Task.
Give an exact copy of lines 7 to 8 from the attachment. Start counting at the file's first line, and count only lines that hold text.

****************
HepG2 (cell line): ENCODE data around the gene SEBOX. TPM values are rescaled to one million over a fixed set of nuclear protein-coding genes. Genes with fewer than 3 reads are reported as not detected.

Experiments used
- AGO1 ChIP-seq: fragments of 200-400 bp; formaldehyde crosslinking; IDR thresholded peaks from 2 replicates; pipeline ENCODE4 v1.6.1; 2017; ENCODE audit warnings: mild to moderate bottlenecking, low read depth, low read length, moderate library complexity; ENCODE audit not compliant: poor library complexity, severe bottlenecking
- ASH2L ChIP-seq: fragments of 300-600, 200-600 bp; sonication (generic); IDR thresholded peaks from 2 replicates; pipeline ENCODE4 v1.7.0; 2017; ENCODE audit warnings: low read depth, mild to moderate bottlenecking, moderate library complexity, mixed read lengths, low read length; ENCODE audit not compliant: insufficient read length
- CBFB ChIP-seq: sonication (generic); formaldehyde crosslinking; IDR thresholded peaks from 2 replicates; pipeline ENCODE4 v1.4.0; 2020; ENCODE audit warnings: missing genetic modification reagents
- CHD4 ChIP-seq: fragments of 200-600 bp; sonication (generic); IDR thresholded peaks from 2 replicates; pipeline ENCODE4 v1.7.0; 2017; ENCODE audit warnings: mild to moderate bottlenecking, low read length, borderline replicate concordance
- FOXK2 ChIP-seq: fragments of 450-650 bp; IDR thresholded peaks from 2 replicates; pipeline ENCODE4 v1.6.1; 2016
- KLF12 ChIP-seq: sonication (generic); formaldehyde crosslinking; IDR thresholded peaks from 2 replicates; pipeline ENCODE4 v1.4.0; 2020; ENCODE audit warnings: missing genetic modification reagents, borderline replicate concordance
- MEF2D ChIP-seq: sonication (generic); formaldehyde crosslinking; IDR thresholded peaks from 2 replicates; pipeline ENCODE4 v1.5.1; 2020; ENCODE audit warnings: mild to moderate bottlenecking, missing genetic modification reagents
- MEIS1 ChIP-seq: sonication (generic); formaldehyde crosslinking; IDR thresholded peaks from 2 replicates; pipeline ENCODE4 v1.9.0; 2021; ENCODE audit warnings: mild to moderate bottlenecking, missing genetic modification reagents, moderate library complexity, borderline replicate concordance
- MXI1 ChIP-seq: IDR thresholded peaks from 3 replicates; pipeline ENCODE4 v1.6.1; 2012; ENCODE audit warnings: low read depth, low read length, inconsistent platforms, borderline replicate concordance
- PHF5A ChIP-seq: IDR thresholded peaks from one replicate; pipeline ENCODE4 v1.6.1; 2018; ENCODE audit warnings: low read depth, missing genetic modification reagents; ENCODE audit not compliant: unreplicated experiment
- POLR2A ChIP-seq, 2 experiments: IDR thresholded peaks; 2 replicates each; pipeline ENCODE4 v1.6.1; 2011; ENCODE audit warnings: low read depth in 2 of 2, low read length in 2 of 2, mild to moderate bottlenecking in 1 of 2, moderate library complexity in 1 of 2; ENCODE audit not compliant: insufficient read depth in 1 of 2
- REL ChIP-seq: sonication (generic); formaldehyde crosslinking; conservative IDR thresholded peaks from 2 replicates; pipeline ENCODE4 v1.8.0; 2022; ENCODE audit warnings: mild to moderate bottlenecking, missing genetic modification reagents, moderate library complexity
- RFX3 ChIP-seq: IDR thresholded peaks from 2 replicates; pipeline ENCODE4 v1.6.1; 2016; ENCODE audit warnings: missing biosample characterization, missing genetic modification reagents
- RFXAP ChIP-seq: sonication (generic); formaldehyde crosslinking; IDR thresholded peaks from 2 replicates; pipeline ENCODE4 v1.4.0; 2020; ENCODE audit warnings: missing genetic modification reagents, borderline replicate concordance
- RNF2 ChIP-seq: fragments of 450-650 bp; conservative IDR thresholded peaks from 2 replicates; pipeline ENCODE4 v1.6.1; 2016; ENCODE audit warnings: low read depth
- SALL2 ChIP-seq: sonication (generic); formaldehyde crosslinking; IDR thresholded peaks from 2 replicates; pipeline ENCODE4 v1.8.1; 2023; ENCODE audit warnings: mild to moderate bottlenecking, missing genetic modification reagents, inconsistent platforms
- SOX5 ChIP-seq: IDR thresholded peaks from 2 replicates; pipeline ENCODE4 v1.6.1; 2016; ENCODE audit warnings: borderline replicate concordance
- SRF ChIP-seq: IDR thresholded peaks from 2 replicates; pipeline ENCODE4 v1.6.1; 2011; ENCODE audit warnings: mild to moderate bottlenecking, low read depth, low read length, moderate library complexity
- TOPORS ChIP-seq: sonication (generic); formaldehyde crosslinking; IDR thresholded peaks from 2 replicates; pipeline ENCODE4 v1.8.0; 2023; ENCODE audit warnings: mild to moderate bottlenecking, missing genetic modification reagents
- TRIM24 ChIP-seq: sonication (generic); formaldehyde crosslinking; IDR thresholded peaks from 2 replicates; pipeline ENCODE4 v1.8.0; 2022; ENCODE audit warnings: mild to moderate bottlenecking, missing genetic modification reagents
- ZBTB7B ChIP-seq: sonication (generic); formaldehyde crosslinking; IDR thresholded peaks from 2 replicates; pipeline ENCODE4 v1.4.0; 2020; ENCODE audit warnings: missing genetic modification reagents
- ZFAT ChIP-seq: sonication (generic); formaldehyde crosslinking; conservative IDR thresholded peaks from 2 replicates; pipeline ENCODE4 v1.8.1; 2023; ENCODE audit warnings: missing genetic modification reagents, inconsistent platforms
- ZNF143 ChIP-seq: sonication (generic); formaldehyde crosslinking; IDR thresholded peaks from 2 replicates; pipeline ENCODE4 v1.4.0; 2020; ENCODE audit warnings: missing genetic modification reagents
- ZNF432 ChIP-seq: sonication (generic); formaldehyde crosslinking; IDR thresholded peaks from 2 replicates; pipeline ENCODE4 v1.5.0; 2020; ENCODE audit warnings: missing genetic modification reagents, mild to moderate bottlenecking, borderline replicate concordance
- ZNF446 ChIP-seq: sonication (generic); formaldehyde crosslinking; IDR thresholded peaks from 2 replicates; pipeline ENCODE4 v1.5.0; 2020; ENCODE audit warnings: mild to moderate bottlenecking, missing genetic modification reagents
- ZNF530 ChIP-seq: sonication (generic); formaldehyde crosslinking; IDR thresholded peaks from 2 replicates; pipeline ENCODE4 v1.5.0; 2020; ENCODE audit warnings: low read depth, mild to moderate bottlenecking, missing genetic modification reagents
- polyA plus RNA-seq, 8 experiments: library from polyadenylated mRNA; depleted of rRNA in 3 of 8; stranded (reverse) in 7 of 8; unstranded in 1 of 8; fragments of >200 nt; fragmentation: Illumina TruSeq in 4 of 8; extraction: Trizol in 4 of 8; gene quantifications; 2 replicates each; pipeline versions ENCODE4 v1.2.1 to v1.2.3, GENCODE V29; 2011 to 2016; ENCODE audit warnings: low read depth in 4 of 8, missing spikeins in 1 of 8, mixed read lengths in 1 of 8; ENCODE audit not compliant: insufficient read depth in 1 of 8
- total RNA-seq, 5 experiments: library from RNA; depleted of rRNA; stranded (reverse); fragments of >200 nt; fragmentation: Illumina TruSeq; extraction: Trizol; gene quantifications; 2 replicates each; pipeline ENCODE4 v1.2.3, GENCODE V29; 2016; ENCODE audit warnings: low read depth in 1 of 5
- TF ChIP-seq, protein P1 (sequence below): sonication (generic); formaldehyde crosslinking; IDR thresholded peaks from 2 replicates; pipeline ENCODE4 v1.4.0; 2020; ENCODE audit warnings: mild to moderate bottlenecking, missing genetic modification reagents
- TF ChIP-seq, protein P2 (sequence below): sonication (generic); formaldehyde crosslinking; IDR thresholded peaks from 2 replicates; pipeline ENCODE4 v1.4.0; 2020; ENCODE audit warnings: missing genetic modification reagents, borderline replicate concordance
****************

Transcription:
- FOXK2 ChIP-seq: fragments of 450-650 bp; IDR thresholded peaks from 2 replicates; pipeline ENCODE4 v1.6.1; 2016
- KLF12 ChIP-seq: sonication (generic); formaldehyde crosslinking; IDR thresholded peaks from 2 replicates; pipeline ENCODE4 v1.4.0; 2020; ENCODE audit warnings: missing genetic modification reagents, borderline replicate concordance